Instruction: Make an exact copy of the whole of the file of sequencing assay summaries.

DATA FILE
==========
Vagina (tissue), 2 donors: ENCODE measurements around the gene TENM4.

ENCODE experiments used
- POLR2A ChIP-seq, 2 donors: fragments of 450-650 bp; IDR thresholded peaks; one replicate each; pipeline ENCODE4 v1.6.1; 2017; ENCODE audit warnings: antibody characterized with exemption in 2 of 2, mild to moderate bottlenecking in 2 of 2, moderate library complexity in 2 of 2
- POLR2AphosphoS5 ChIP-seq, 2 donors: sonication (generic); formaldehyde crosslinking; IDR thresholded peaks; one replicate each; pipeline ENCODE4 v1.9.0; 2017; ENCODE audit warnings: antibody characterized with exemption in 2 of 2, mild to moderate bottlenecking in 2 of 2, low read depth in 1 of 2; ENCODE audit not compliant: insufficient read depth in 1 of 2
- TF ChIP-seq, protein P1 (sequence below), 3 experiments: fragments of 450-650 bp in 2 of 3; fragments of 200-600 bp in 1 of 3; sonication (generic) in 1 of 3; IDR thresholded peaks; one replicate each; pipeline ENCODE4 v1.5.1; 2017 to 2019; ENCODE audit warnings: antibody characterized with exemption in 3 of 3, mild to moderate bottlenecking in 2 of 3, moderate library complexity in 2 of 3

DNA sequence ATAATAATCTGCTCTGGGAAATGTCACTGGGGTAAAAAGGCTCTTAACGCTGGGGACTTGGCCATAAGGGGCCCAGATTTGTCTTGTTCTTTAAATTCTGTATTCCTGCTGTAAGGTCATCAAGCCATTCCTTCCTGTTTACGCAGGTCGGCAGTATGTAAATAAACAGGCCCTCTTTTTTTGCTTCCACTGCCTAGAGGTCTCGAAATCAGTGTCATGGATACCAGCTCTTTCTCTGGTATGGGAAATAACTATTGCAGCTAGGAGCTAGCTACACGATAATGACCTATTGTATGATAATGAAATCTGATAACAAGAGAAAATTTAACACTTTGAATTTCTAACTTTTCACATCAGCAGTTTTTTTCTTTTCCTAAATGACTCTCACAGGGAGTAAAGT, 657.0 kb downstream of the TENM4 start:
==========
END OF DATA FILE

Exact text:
Vagina (tissue), 2 donors: ENCODE measurements around the gene TENM4.

ENCODE experiments used
- POLR2A ChIP-seq, 2 donors: fragments of 450-650 bp; IDR thresholded peaks; one replicate each; pipeline ENCODE4 v1.6.1; 2017; ENCODE audit warnings: antibody characterized with exemption in 2 of 2, mild to moderate bottlenecking in 2 of 2, moderate library complexity in 2 of 2
- POLR2AphosphoS5 ChIP-seq, 2 donors: sonication (generic); formaldehyde crosslinking; IDR thresholded peaks; one replicate each; pipeline ENCODE4 v1.9.0; 2017; ENCODE audit warnings: antibody characterized with exemption in 2 of 2, mild to moderate bottlenecking in 2 of 2, low read depth in 1 of 2; ENCODE audit not compliant: insufficient read depth in 1 of 2
- TF ChIP-seq, protein P1 (sequence below), 3 experiments: fragments of 450-650 bp in 2 of 3; fragments of 200-600 bp in 1 of 3; sonication (generic) in 1 of 3; IDR thresholded peaks; one replicate each; pipeline ENCODE4 v1.5.1; 2017 to 2019; ENCODE audit warnings: antibody characterized with exemption in 3 of 3, mild to moderate bottlenecking in 2 of 3, moderate library complexity in 2 of 3

DNA sequence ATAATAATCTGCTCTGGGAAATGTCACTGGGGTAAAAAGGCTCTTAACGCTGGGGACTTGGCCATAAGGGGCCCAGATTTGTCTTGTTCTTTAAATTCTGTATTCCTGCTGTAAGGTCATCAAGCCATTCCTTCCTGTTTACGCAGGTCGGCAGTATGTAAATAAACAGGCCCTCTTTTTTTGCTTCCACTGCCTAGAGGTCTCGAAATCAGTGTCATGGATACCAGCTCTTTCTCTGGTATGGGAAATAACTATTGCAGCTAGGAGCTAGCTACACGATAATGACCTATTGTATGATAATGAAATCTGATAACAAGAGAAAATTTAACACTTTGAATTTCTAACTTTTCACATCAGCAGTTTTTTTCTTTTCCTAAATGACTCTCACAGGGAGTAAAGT, 657.0 kb downstream of the TENM4 start: